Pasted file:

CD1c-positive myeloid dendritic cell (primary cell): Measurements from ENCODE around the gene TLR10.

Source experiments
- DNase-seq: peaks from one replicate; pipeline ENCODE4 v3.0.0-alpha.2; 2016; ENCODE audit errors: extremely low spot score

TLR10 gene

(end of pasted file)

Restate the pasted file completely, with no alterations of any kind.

CD1c-positive myeloid dendritic cell (primary cell): Measurements from ENCODE around the gene TLR10.

Source experiments
- DNase-seq: peaks from one replicate; pipeline ENCODE4 v3.0.0-alpha.2; 2016; ENCODE audit errors: extremely low spot score

TLR10 gene